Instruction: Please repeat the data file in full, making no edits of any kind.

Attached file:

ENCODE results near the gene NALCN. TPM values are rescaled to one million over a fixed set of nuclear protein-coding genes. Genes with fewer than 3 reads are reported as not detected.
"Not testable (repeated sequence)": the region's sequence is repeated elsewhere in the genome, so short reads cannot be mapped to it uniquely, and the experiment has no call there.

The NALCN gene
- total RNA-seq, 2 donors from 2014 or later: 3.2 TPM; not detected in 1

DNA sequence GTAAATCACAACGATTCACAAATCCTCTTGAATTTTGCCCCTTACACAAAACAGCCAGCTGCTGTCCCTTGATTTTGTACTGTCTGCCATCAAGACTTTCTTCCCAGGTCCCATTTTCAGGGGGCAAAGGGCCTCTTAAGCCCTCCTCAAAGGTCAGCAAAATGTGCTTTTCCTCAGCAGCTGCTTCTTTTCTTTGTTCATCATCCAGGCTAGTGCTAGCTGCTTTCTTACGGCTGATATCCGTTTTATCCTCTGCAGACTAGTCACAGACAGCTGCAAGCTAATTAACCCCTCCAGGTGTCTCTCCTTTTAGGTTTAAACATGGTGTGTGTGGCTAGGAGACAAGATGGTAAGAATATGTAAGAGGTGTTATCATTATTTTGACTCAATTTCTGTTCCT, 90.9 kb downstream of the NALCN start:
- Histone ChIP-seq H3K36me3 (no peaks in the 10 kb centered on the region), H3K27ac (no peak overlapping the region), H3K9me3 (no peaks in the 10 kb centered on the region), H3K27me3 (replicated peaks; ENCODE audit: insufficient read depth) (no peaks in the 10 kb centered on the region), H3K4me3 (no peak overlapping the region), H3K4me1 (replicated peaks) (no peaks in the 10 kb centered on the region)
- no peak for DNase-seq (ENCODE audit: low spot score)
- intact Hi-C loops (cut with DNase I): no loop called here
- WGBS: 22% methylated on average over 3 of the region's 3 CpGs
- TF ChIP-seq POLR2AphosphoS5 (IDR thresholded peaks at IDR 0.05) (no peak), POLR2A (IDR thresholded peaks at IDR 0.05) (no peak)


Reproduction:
ENCODE results near the gene NALCN. TPM values are rescaled to one million over a fixed set of nuclear protein-coding genes. Genes with fewer than 3 reads are reported as not detected.
"Not testable (repeated sequence)": the region's sequence is repeated elsewhere in the genome, so short reads cannot be mapped to it uniquely, and the experiment has no call there.

The NALCN gene
- total RNA-seq, 2 donors from 2014 or later: 3.2 TPM; not detected in 1

DNA sequence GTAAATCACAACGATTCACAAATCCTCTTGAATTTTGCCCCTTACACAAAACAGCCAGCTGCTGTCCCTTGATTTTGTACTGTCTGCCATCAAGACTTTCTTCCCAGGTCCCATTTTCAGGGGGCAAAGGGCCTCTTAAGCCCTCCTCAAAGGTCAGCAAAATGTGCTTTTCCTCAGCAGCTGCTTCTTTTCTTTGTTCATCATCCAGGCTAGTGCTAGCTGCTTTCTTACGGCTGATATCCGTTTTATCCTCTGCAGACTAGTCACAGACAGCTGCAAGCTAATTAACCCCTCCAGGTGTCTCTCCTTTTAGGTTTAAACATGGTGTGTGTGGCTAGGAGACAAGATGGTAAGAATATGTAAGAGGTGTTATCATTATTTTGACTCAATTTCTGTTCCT, 90.9 kb downstream of the NALCN start:
- Histone ChIP-seq H3K36me3 (no peaks in the 10 kb centered on the region), H3K27ac (no peak overlapping the region), H3K9me3 (no peaks in the 10 kb centered on the region), H3K27me3 (replicated peaks; ENCODE audit: insufficient read depth) (no peaks in the 10 kb centered on the region), H3K4me3 (no peak overlapping the region), H3K4me1 (replicated peaks) (no peaks in the 10 kb centered on the region)
- no peak for DNase-seq (ENCODE audit: low spot score)
- intact Hi-C loops (cut with DNase I): no loop called here
- WGBS: 22% methylated on average over 3 of the region's 3 CpGs
- TF ChIP-seq POLR2AphosphoS5 (IDR thresholded peaks at IDR 0.05) (no peak), POLR2A (IDR thresholded peaks at IDR 0.05) (no peak)